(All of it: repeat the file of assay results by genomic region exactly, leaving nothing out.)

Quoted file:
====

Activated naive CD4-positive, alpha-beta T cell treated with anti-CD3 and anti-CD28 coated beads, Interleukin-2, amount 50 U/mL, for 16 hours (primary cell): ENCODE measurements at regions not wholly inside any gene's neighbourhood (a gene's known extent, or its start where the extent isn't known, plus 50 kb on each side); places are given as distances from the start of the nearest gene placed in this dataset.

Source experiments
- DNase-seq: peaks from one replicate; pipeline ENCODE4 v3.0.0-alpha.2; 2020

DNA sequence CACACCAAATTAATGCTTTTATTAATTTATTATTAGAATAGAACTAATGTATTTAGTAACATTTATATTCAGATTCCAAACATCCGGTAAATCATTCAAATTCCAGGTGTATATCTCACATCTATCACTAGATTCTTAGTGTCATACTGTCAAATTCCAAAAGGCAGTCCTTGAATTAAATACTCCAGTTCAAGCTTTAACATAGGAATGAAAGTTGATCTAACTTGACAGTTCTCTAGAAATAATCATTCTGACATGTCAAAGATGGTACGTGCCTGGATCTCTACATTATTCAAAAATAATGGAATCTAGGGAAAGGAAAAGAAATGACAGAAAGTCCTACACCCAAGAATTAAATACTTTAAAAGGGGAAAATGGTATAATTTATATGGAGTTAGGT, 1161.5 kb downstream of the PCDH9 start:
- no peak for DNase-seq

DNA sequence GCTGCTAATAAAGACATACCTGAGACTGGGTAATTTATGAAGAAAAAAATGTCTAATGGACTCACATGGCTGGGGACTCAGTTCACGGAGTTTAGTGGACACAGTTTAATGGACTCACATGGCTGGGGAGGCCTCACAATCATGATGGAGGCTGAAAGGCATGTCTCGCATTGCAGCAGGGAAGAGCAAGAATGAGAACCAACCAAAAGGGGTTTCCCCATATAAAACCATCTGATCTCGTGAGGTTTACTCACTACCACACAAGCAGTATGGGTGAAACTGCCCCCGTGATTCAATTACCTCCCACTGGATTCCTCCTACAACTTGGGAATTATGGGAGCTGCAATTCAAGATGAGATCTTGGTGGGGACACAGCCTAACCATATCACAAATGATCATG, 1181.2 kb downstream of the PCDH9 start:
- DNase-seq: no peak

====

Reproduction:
Activated naive CD4-positive, alpha-beta T cell treated with anti-CD3 and anti-CD28 coated beads, Interleukin-2, amount 50 U/mL, for 16 hours (primary cell): ENCODE measurements at regions not wholly inside any gene's neighbourhood (a gene's known extent, or its start where the extent isn't known, plus 50 kb on each side); places are given as distances from the start of the nearest gene placed in this dataset.

Source experiments
- DNase-seq: peaks from one replicate; pipeline ENCODE4 v3.0.0-alpha.2; 2020

DNA sequence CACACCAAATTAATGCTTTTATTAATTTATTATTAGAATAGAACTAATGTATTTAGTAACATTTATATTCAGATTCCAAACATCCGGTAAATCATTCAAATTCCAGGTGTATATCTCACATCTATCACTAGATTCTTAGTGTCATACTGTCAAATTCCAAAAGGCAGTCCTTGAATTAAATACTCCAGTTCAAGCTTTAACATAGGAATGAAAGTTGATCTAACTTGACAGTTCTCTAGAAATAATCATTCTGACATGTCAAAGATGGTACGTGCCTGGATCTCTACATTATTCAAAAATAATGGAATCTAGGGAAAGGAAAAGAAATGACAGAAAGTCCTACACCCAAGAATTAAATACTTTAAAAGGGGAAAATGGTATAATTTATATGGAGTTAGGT, 1161.5 kb downstream of the PCDH9 start:
- no peak for DNase-seq

DNA sequence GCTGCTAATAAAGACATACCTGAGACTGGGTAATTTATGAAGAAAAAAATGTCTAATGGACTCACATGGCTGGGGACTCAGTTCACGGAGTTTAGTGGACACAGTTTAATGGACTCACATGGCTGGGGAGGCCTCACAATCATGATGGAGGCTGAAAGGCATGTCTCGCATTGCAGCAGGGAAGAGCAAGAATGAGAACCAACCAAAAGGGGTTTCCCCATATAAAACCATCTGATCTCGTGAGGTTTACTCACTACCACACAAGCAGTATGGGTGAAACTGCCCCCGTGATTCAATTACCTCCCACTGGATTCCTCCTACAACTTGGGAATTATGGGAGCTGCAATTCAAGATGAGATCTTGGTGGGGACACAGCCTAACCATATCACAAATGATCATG, 1181.2 kb downstream of the PCDH9 start:
- DNase-seq: no peak